The real estate industry is now pinning hopes of revival on the BJP-led NDA government as the sector continues to grapple with delayed housing projects, piling up of unsold inventory and liquidity crisis that is hitting at its very roots. The target of Housing for All by 2022 also requires a renewed push by the government to become a reality.
“The real estate sector has high expectations from the new government to improve liquidity, balance fiscal discipline with stimulus, expedite resolution of stressed projects and streamline implementation of RERA (Real Estate Regulatory Authority Act),” says Aashish Agarwal, Senior Director, Valuation and Advisory, Colliers International India.
The government inherits major issues that the real estate is still grappling with and which require immediate attention. “These include a surfeit of stalled or delayed housing projects, a massive pile-up of unsold stock across cities (paradoxically juxtaposed against a huge housing deficit), unaffordable property prices for the largest part of the Indian population, and the ongoing liquidity crisis of developers,” says Anuj Puri, Chairman – ANAROCK Property Consultants.
Real estate has been the worst affected due to drying up of liquidity following the collapse of IL&FS in September 2018. In 2016, demonetisation had already sucked out liquidity from the system and the setting up of RERA in 2017 added to the compliance costs for developers. The imposition of GST further added to the stress for developers due to muted sales.
“The industry is hopeful that the government will redress and resolve the prolonged issue of liquidity crisis that the sector is facing currently,” says Niranjan Hiranandani, National President – NAREDCO and Managing Director, Hiranandani Group.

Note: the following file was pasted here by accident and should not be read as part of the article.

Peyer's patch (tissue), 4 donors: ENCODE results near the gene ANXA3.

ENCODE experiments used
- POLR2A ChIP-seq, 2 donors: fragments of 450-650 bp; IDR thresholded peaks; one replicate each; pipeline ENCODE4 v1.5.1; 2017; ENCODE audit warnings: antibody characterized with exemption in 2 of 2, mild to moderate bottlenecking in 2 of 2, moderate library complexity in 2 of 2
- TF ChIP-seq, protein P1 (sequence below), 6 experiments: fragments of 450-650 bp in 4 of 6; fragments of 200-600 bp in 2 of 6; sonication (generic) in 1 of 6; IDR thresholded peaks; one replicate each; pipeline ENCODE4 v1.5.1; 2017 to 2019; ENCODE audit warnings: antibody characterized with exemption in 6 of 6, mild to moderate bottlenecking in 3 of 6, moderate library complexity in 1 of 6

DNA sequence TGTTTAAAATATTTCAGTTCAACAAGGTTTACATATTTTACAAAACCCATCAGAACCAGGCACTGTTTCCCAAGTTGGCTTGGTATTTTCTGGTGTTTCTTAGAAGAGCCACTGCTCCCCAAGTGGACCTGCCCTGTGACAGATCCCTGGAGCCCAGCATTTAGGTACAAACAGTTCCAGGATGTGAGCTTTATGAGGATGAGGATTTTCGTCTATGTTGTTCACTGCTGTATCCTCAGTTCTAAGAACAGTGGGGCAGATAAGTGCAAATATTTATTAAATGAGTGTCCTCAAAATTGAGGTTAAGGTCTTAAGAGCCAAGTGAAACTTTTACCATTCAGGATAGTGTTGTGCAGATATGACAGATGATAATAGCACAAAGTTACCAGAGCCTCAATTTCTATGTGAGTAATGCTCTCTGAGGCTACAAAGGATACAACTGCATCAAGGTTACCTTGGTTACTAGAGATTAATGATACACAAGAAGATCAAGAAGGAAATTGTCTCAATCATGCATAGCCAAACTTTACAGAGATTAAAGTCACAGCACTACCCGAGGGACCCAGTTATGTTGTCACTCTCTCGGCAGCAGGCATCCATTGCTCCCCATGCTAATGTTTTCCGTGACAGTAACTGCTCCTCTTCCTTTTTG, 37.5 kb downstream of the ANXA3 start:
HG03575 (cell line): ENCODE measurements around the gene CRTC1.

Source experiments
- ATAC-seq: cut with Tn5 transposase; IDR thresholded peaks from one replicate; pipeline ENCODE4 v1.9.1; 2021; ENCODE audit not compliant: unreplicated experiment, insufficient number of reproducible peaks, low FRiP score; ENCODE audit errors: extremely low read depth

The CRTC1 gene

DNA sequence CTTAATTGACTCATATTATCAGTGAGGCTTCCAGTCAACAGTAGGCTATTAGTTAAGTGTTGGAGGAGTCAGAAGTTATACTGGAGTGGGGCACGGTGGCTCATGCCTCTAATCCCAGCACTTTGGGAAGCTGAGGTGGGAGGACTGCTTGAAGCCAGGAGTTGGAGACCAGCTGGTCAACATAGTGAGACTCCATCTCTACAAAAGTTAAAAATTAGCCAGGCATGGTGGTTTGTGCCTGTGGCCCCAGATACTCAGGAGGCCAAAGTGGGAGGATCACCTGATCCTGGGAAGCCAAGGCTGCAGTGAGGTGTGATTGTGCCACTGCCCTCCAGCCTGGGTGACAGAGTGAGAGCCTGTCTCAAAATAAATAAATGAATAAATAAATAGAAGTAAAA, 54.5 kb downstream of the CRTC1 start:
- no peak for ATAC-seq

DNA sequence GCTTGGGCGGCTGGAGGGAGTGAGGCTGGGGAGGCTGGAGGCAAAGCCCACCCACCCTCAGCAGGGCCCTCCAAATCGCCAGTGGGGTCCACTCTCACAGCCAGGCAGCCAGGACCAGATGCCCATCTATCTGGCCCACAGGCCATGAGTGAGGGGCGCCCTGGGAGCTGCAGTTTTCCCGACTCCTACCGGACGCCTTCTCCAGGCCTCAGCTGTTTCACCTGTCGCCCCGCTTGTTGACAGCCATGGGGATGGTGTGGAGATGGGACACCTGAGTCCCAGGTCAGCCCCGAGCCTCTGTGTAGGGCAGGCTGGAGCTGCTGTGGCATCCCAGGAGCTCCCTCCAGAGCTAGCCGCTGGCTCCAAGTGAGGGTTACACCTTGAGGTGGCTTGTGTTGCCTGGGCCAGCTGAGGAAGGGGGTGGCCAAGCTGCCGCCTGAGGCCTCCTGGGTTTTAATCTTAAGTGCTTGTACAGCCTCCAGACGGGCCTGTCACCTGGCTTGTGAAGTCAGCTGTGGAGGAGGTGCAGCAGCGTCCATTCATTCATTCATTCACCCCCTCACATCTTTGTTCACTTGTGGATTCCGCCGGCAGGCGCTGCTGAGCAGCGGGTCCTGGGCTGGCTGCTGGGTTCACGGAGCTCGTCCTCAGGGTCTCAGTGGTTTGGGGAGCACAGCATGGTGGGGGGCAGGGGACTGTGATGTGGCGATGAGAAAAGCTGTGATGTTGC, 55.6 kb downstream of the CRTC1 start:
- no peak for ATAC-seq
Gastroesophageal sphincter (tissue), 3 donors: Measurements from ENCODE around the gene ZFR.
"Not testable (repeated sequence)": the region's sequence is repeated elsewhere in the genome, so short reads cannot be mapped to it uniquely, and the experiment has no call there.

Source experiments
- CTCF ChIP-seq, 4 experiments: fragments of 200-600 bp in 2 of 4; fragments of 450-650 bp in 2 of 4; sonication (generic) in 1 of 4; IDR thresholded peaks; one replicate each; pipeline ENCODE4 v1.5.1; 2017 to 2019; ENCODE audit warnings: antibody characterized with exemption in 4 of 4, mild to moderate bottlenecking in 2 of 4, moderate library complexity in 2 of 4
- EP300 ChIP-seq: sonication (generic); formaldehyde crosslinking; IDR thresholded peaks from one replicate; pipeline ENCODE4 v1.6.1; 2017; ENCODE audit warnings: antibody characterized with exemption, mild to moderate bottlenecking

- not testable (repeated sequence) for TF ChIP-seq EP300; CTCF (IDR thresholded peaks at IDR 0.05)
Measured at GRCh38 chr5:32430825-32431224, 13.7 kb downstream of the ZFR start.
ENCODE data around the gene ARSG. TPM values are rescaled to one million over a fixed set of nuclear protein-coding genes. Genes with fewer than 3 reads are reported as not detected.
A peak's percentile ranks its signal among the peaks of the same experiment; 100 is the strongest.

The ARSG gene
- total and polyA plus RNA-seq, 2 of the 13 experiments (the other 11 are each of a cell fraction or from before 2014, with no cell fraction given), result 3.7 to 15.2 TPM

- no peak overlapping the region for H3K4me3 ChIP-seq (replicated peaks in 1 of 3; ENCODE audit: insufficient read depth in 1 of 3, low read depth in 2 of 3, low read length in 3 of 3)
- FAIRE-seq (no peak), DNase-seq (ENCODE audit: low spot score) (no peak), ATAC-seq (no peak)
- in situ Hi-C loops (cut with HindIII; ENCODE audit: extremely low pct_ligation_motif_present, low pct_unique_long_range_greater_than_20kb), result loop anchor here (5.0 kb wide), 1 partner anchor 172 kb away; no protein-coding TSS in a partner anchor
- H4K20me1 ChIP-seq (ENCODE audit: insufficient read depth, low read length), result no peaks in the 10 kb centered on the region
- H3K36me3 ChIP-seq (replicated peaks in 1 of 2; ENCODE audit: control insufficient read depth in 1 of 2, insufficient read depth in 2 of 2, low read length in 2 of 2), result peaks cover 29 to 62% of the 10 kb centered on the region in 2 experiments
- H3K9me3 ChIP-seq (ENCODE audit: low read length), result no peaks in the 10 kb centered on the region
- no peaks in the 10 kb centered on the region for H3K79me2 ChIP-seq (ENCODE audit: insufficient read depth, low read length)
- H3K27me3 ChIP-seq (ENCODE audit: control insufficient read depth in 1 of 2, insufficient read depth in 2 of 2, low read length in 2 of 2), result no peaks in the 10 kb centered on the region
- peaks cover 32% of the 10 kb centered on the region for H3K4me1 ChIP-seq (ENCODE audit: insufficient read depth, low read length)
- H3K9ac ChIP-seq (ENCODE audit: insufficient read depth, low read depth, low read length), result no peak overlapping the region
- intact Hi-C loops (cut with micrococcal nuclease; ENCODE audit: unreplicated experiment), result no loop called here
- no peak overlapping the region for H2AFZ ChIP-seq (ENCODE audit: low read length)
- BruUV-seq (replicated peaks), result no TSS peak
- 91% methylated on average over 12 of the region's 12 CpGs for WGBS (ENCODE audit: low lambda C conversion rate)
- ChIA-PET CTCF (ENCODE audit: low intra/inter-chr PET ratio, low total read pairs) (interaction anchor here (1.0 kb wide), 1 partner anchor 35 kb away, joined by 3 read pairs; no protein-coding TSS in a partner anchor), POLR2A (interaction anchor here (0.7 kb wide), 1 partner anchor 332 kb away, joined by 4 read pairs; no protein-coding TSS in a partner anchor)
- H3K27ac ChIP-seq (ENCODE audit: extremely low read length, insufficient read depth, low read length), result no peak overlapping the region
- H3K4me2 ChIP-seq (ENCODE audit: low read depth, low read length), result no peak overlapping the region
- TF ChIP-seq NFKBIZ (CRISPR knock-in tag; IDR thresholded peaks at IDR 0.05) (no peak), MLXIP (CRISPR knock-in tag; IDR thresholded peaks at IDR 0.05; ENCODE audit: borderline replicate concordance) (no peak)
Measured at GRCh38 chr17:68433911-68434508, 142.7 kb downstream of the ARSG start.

Rohit Poddar, Managing Director, Poddar Housing and Development, says the sector now hopes for better stability in the regulatory norms without too many changes. “The industry now wants the new government to emphasise on re-energising the reforms related to infrastructure investment and land acquisition reforms. We expect the government would take measures to expedite and streamline the environment clearances for the new projects, which is a two-stage process and takes two-to-three years,” he says.
Hiranandani said rationalisation of taxes by subsuming stamp duty under GST will be a big relief to home buyers. “We also recommend the National Housing Policy to boost rental housing in order to fulfil the ambitious target of Housing for All by creating surpluses,” he adds.
Puri said the government’s initiatives taken in the last five years need to be fostered to usher in a credible, logical, well-regulated and attractive real estate landscape.
“With Modi 2.0, we can expect the steady momentum that the real estate sector has been regaining in recent times to not only maintain its pace but pick up speed. Some of this government’s initiatives will now doubtlessly sail through to the final stage of their journey,” he adds.